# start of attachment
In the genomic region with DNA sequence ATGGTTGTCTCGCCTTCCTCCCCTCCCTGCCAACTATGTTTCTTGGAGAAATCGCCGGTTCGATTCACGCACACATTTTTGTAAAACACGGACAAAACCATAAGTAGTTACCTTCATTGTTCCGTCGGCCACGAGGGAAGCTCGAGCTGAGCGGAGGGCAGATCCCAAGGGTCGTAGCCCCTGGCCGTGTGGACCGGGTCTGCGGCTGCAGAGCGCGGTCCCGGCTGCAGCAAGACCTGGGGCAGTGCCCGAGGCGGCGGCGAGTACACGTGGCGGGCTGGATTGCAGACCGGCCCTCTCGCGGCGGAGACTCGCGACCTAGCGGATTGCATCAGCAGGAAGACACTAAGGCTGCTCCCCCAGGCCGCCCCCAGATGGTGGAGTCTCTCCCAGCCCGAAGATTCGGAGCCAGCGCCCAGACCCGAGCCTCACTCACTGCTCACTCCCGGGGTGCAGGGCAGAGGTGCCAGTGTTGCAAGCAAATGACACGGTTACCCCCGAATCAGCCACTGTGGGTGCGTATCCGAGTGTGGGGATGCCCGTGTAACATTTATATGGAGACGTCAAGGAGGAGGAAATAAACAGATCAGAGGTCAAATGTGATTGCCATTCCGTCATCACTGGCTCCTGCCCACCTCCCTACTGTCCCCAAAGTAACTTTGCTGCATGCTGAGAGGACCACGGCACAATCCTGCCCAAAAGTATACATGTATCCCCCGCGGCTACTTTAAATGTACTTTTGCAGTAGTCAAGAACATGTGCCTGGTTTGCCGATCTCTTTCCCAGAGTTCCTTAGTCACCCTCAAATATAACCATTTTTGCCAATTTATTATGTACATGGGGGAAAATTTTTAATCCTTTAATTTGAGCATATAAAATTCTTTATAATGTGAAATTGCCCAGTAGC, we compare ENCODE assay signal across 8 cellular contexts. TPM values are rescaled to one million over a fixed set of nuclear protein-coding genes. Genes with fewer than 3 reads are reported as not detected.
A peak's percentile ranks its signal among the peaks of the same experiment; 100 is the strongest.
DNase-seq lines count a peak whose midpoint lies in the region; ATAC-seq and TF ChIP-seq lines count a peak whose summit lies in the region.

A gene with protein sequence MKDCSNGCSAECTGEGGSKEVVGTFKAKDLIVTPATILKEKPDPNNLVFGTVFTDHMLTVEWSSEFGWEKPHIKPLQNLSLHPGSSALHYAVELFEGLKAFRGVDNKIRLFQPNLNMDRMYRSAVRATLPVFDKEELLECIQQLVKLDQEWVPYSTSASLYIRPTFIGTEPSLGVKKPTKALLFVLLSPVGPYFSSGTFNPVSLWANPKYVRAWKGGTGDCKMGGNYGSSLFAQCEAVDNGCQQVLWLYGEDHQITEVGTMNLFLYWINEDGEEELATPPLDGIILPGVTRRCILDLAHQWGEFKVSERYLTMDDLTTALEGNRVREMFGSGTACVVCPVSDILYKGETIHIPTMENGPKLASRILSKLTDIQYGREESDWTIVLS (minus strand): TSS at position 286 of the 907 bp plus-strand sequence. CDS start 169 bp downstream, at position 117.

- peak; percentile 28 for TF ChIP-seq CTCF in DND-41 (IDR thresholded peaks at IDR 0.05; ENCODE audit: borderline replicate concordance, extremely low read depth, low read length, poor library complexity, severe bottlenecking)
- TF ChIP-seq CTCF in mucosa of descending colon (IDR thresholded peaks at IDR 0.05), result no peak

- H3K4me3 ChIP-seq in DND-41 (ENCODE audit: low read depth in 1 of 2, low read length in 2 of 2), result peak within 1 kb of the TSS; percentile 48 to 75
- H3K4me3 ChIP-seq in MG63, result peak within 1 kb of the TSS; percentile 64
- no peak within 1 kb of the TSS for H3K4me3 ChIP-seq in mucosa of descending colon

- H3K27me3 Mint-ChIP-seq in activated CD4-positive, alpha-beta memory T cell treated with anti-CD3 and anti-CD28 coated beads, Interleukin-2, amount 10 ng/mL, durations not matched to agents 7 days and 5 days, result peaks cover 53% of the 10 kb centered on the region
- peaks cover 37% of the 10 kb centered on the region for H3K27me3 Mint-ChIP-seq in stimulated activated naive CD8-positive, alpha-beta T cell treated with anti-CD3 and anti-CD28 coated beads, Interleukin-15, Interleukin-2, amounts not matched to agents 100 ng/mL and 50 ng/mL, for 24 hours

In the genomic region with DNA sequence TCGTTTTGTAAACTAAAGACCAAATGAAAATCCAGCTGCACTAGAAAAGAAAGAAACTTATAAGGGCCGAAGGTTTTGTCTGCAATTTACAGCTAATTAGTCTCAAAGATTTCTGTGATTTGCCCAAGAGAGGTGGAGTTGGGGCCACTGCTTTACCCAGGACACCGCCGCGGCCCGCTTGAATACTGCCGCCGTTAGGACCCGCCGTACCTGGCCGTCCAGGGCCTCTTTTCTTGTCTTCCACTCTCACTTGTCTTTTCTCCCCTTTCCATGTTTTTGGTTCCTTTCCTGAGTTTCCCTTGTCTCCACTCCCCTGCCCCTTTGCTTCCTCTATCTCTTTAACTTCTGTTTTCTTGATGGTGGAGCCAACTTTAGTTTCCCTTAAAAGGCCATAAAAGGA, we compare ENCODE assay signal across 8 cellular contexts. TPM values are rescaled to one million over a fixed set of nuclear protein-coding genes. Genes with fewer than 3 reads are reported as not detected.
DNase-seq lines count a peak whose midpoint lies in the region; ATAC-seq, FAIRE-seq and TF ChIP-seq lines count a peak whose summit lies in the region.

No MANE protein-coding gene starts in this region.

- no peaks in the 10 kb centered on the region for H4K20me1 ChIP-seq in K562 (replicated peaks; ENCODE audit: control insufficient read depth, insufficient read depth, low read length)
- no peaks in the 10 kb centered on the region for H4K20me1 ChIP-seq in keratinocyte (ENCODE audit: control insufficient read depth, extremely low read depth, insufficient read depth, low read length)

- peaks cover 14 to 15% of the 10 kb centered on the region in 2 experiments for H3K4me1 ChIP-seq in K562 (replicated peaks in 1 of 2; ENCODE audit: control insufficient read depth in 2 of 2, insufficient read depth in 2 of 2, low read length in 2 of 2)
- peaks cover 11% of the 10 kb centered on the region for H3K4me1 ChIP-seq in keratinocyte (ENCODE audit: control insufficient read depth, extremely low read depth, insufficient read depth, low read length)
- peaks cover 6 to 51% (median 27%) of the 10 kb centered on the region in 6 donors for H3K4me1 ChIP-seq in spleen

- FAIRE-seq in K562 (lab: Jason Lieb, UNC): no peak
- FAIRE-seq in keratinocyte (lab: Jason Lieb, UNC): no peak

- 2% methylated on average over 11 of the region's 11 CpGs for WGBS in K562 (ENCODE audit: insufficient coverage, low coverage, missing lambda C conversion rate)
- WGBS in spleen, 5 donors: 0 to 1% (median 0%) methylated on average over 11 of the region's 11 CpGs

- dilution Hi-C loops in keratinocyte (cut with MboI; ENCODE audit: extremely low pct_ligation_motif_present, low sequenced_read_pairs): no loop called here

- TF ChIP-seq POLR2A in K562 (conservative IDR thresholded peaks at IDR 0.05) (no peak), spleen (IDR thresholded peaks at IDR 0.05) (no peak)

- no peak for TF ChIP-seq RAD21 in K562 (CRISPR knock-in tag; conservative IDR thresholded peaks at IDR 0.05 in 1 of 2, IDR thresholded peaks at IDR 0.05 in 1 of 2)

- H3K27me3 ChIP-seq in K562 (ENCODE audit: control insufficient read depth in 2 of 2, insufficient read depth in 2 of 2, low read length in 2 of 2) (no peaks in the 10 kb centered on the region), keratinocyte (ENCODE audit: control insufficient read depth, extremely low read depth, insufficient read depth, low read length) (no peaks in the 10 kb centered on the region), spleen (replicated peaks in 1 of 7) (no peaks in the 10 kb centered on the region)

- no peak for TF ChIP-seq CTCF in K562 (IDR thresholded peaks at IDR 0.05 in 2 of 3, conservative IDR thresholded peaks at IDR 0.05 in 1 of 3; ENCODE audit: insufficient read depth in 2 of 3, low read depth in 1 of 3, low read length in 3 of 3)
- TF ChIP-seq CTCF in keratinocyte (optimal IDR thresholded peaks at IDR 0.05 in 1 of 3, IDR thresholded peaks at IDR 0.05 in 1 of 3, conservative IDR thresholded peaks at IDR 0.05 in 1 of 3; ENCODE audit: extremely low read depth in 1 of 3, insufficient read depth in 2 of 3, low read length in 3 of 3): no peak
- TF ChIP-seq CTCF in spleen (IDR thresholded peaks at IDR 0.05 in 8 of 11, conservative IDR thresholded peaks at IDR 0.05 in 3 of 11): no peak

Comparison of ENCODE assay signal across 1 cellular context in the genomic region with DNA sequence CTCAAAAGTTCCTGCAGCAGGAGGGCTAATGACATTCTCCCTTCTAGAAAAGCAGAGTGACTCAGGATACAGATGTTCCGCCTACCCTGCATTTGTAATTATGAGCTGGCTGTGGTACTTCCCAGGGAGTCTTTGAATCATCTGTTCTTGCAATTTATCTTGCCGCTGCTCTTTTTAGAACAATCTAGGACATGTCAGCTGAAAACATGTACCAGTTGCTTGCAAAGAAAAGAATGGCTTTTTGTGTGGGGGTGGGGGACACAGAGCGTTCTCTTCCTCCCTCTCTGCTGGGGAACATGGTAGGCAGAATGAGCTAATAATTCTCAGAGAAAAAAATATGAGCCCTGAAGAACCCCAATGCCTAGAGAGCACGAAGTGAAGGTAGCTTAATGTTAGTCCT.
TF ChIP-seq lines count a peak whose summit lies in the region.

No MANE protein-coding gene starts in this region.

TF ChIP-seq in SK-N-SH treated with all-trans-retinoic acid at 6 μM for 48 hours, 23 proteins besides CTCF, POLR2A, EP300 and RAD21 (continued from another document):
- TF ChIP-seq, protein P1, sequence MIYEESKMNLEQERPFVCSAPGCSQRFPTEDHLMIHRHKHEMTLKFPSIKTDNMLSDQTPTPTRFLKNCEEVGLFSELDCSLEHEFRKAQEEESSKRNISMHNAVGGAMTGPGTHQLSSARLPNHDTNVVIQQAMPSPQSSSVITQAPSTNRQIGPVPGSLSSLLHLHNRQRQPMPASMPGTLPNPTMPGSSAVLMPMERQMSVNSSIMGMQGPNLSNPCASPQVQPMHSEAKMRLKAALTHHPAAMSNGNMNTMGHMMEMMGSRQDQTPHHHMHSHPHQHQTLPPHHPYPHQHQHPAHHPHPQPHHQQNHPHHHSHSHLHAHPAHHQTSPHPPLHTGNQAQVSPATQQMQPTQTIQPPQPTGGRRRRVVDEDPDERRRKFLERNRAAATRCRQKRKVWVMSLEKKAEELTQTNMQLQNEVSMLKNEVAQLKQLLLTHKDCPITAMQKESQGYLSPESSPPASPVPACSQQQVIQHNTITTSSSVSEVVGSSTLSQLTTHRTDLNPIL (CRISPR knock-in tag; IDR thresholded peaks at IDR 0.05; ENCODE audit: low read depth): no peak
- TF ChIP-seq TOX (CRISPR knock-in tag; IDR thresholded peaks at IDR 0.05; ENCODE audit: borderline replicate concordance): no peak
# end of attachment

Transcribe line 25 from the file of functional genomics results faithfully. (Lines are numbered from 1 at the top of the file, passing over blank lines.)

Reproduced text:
- TF ChIP-seq POLR2A in K562 (conservative IDR thresholded peaks at IDR 0.05) (no peak), spleen (IDR thresholded peaks at IDR 0.05) (no peak)